JEL: D12 D90 I31 L86 O33
    Date: 2019–01
  5. By: Steven Bond-Smith (Bankwest Curtin Economics Centre (BCEC), Curtin University); Alan S Duncan (Bankwest Curtin Economics Centre (BCEC), Curtin University); Astghik Mavisakalyan (Bankwest Curtin Economics Centre (BCEC), Curtin University); Richard Seymour (Bankwest Curtin Economics Centre, Curtin Business School); Yashar Tarverdi (Bankwest Curtin Economics Centre, Curtin Business School)
    Abstract: We often hear that an ageing Western Australian population will have a profound impact on our labour market and economy. However, it is the pressure that this changing demographic is placing on our health system that may cause the largest social impact of all.This third BCEC Focus on Industry report provides an in-depth investigation of the health industry – a sector that is of critical importance to WA’s economy and people. The report explores the economic and employment opportunity it provides to our State, including the sector’s evolution over time. We examine the current health funding model, trends in spending, and gaps in service delivery where more resources may be required – particularly in aged care. An assessment of the health workforce uncovers what sorts of jobs are being created for health professionals and health care and services workers, and whether the workforce is happy and healthy in their jobs. Finally, in an era of digital transformation, we examine if the sector is poised to benefit from new technological advances and the spaces where digital health service delivery and innovation is already apparent in Western Australia. Western Australia’s healthcare industry has certainly made significant progress in recent years, but there is certainly scope for improvement to ensure we are delivering effective and accessible high-quality services for all West Australians.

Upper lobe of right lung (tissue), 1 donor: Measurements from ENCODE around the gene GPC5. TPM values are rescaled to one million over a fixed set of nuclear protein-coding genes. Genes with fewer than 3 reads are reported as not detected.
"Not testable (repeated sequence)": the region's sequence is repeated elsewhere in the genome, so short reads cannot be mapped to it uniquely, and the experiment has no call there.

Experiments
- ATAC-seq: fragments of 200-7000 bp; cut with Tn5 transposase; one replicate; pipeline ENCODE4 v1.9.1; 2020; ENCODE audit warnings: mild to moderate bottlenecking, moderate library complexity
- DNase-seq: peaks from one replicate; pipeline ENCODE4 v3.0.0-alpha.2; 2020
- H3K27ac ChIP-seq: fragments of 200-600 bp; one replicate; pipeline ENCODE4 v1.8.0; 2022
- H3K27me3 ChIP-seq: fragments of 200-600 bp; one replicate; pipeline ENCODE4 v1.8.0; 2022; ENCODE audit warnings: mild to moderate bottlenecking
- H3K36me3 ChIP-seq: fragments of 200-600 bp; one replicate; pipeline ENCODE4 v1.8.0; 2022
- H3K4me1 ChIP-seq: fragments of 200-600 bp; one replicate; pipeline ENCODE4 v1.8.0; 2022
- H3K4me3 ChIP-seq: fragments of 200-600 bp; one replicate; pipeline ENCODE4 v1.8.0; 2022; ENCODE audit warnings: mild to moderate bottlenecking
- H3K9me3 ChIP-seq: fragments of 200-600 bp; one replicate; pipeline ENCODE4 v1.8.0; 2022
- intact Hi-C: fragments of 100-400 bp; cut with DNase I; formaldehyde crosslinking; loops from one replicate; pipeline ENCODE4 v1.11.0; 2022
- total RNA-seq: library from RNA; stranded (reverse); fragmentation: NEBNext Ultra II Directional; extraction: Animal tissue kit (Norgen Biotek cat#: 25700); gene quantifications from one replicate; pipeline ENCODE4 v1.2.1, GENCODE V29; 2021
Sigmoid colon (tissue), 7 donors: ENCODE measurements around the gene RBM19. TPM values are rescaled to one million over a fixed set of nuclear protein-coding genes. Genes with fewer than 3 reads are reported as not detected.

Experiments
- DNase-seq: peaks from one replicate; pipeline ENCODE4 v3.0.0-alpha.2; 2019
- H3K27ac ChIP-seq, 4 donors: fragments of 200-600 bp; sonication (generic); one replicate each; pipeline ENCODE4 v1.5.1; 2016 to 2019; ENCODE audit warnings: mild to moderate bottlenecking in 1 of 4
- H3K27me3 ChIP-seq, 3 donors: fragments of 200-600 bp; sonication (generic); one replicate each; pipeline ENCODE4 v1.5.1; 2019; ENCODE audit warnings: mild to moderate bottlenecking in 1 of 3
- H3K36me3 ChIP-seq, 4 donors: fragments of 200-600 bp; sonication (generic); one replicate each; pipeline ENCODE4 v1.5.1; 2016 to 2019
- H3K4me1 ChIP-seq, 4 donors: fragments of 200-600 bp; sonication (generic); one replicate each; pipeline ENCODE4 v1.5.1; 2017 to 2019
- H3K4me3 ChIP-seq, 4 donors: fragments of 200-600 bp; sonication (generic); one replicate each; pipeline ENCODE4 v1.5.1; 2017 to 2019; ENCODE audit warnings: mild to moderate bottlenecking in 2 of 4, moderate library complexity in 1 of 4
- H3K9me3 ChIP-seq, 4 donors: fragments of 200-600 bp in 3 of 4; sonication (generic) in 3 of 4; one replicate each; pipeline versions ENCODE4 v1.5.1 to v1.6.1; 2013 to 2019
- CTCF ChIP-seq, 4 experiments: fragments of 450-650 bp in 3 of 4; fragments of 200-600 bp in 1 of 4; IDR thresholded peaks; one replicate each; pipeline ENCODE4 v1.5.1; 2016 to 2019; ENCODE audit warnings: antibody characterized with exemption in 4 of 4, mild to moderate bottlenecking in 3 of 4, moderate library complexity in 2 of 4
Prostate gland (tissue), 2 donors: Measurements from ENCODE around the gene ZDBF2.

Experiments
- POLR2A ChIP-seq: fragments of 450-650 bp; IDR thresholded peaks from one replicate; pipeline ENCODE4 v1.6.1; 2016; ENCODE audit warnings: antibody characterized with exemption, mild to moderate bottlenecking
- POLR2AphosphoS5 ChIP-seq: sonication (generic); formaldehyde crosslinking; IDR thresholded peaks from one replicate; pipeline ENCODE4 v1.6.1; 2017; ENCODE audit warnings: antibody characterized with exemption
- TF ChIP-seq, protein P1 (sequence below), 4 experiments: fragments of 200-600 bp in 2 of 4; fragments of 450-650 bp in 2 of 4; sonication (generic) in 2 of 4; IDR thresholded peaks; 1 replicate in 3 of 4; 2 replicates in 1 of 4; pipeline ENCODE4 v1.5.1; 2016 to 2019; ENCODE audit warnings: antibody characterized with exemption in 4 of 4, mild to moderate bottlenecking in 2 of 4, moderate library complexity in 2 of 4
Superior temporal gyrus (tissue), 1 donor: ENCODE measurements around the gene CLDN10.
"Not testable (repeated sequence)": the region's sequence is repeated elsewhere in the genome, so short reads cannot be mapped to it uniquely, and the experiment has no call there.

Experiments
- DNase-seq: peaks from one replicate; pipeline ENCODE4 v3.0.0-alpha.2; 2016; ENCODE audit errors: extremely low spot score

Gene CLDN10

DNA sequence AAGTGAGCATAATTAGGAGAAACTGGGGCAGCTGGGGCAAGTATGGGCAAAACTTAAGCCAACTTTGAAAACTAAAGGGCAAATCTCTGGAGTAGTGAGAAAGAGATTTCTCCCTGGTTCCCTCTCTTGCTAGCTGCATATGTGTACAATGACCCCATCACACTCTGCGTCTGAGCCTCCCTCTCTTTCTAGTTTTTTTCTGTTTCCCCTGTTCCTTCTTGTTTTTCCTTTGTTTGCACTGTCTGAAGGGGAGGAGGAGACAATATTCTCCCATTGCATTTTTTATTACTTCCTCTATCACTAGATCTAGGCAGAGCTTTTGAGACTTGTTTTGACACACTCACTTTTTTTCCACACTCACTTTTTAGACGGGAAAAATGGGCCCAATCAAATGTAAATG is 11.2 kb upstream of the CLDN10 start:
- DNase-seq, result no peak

Keywords: healthcare, health industry, health workforce; nurses; digital health; health innovation; health inequalities, Western Australia, WA economy, remote health, personal care workers

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NEP’s infrastructure is sponsored by the School of Economics and Finance of Massey University in New Zealand.